A deal to sell the service to Mountain Vista Rail Tours was completed in March, 1990. The undisclosed sale price included purchase of cars, money for their maintenance, repair and storage and that of the locomotives, fees for station access and a percentage of gross sales through 1995 (!). At the time of the sale, the 1990 season was sold out.

An introductory promotional trip from Vancouver to Jasper/Banff operated on April 21, 1990: VIA 6400-6405-15451-601-5713-5716-5721-5715-5709-5720-5718-5701-5717.

The first Vancouver-Banff MVRS train on May 27, 1990: 7488-15445-9488-5720-5718-5701-5709-5706.

June 3, 1990 at Vancouver: 7488*-7498-9488-5720-5718-5701-5706-5709-5713*-5715*-5716* (*Kamloops-Jasper, others to Banff and Calgary.

By the May 27, 1990 timetable, the same schedule block was shown, with Mountain Vistas Rail Tours shown centrally in tiny lettering and their MVRS mountain/maple leaf logo at top right:
Assigned to the service in early 1990 were Dayniters 5701, 5706, 5709, 5713, 5715-5718, 5720-5722 and 5749.

Ironically, this June 23, 1990 news story included a photo of the last run of the Canadian while the caption notes that the new owner will be using "VIA Rail cars"!

MVRS would soon paint its own ex-AT&SF B36-7 locomotives and morph into the current high-end Rocky Mountaineer premium service. I must admit that I have little interest in profiling the current operation - it's glitzy but expensive. And it has excellent advertising outreach already. Riding east on the Canadian last summer, several of our fellow passengers had just transferred over from the Rocky Mountaineer. Blog partner Michael Hammond has a nice photo of the 1991 season's train. In 1990, the units still wore patched AT&SF paint and the cars were still VIA blue & yellow also with patched logos. Blog partner Steve Boyko profiled the more modern Rocky Mountaineer.

Thanks to a faithful, unnamed Trackside Treasure reader and fellow uberVIAphile for assistance with this post.

Running extra...

Fellow Kingston railfan Paul Hunter fortuitously fotographed VIA 8109 at Kingston on April 25. This is one of two ex-CP Budd cars that have emerged in the "D&H"-like scheme, the other being 8100, from CAD in Lachine, QC.

This past week, I've been trying to find some positivity in this pandemic. Success! Here are a few activities that have kept us occupied. In the coming week, I'm going to try to see if there's any wisdom out there that I can distill. Stay tuned. Stay safe!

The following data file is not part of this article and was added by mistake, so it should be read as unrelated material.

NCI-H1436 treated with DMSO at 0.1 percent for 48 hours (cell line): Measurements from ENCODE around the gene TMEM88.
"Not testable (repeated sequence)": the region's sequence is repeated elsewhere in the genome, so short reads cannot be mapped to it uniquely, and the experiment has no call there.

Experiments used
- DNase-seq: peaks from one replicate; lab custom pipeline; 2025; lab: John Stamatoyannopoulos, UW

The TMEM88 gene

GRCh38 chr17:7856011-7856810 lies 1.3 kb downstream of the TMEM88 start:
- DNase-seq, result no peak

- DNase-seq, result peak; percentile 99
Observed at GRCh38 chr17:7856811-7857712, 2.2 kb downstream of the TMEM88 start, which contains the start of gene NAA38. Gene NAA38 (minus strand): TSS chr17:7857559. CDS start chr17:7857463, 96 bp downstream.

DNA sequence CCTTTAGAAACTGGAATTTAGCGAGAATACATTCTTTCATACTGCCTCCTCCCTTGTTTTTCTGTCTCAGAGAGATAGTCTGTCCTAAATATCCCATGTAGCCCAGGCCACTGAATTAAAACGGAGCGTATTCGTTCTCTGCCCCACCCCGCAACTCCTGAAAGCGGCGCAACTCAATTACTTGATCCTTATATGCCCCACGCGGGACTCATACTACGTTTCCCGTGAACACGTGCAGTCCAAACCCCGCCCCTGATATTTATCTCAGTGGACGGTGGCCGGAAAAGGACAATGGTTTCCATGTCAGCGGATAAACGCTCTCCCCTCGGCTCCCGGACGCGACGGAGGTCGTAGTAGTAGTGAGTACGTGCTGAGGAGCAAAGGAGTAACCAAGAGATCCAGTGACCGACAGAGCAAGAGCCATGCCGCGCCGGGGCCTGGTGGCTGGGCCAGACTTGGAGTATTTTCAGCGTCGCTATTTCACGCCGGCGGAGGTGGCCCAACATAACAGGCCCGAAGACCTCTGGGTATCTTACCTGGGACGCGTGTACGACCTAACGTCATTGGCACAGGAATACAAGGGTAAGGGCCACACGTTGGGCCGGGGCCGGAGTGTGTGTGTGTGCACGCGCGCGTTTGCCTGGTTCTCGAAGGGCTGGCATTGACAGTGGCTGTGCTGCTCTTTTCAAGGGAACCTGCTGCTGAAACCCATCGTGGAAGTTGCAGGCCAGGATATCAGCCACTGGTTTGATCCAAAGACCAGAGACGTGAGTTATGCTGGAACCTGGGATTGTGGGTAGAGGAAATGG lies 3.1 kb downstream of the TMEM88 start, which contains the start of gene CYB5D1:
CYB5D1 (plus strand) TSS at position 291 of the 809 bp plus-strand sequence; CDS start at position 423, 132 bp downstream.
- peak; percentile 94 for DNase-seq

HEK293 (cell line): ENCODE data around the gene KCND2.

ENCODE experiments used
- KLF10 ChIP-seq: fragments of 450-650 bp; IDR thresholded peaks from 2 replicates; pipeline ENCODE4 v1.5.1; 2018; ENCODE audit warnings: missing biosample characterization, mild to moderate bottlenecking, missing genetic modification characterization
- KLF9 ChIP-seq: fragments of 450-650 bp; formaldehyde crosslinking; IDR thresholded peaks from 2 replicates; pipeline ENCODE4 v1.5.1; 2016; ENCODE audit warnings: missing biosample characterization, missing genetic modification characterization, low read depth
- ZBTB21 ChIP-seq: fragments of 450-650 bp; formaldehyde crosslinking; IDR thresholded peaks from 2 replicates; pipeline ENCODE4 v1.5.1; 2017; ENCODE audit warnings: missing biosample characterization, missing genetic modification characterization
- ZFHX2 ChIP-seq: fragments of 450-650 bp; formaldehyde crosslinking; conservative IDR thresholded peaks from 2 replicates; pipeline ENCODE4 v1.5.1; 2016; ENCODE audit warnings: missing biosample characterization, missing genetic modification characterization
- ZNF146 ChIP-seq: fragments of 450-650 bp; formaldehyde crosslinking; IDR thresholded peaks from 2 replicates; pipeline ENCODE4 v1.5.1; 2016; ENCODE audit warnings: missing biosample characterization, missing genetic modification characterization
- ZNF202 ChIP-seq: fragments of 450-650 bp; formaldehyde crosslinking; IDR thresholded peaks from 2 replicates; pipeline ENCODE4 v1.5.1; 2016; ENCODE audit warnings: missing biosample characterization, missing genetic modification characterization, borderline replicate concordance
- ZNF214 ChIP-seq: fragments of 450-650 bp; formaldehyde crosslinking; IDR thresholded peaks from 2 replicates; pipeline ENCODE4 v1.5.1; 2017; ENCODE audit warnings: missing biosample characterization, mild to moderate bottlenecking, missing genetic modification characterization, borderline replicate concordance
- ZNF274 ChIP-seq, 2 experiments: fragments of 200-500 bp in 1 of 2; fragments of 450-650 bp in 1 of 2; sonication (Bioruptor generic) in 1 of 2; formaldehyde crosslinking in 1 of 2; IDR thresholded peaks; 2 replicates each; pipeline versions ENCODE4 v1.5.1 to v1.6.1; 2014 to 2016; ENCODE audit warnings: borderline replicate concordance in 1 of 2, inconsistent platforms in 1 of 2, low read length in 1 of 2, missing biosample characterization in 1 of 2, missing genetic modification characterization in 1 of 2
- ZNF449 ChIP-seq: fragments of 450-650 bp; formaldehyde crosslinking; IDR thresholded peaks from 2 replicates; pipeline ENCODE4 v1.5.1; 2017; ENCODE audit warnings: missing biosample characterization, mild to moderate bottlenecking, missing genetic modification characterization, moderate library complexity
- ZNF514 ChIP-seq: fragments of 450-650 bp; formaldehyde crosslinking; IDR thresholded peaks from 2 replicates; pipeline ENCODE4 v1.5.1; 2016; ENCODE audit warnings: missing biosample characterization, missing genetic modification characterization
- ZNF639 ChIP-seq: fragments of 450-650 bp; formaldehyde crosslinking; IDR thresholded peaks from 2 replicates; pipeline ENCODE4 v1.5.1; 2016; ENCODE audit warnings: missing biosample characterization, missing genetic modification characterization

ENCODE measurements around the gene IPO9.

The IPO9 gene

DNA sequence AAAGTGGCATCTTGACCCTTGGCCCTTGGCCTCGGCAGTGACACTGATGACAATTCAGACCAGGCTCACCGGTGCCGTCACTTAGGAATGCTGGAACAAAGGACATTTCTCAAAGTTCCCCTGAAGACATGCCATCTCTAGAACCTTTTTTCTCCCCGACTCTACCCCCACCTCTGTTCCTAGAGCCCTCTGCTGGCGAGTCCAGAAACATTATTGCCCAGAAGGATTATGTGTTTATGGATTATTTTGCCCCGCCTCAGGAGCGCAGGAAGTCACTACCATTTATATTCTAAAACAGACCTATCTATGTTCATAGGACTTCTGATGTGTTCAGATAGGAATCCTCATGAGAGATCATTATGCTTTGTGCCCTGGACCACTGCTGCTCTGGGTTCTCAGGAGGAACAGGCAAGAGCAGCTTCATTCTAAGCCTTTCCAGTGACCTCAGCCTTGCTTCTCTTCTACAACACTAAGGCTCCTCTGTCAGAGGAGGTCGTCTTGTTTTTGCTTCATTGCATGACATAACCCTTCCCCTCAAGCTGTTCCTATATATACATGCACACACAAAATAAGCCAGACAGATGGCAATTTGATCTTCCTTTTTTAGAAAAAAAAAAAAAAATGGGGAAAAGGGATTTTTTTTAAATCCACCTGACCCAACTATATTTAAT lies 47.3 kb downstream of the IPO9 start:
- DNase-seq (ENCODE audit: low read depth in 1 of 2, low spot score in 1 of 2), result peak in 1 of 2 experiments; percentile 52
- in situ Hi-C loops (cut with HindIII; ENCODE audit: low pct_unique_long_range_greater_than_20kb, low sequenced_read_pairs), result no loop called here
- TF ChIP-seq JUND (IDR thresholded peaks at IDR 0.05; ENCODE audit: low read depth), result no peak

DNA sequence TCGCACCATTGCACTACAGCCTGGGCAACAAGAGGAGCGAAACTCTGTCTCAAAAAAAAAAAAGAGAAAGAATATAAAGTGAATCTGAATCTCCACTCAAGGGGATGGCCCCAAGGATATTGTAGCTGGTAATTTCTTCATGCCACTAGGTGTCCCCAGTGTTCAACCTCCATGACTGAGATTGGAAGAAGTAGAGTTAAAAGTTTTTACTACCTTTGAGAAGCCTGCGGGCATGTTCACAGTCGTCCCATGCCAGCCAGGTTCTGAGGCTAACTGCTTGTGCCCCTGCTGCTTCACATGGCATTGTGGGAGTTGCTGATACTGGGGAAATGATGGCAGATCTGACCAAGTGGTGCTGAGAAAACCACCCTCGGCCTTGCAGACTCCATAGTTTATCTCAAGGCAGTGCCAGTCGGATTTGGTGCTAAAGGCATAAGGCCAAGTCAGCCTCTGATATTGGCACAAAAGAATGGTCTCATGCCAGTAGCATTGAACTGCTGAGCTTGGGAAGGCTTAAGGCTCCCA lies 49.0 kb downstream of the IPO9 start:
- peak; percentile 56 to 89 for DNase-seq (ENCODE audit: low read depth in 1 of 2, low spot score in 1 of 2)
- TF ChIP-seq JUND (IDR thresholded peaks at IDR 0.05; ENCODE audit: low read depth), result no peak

1. Mulroney's great giveaway to his friend and supporter Peter Armstrong. Wonder what stack of cash Mulroney got in return?

  2. Not the first time we've heard such political intrigue, Auntie!

  3. I don't think Rocky Mountaineer owned the ex-ATSF GE's, as they operated on other railways in the off season. After the GE's came a series of GP40-2's which had leasing company reporting marks. Because both the GE's and the later EMD's were painted in RM colours, they returned each operating season to Rocky Mountaineer, sometimes in need of repair. When the units leased by Rocky were not available, units were leased on a short term basis from CP and CN which I am told was very expensive. Finally Rocky Mountaineer purchased the units it is operating today.

  4. Thanks for that additional information, Phil!

  5. Thanks for the link and for this great article, Eric! I'm grateful that you took the time to gather the back story of the Rocky Mountaineer in one place.

    Where was the lead photo (of 6428) taken? It looks familiar.

  6. Glad you enjoyed it, Steve. You've had greater exposure to the current iteration of the train than I have - I did see it streak through a couple of times, though I famously missed it at Banff 'by that much!'.

    The location is buried in the post - it's at Glacier.

    And I'm trying hard to stay out of the Armstrong-Mulroney stuff!

    Thanks for your comment,

  7. Yes, I'd stay out of the Armstrong-Mulroney stuff too. I know a lot of railfans are still steamed, almost 20 years later. I was never a fan of Mr. Mulroney but what's done is done.

  8. Yes, I'll stay out of political discussions. Except for the big issues, like choice of coupler, DC vs DCC, CN vs CP, you know, the important stuff!

    Thanks for your comment, Steve.


Comment and contribute! First name, please!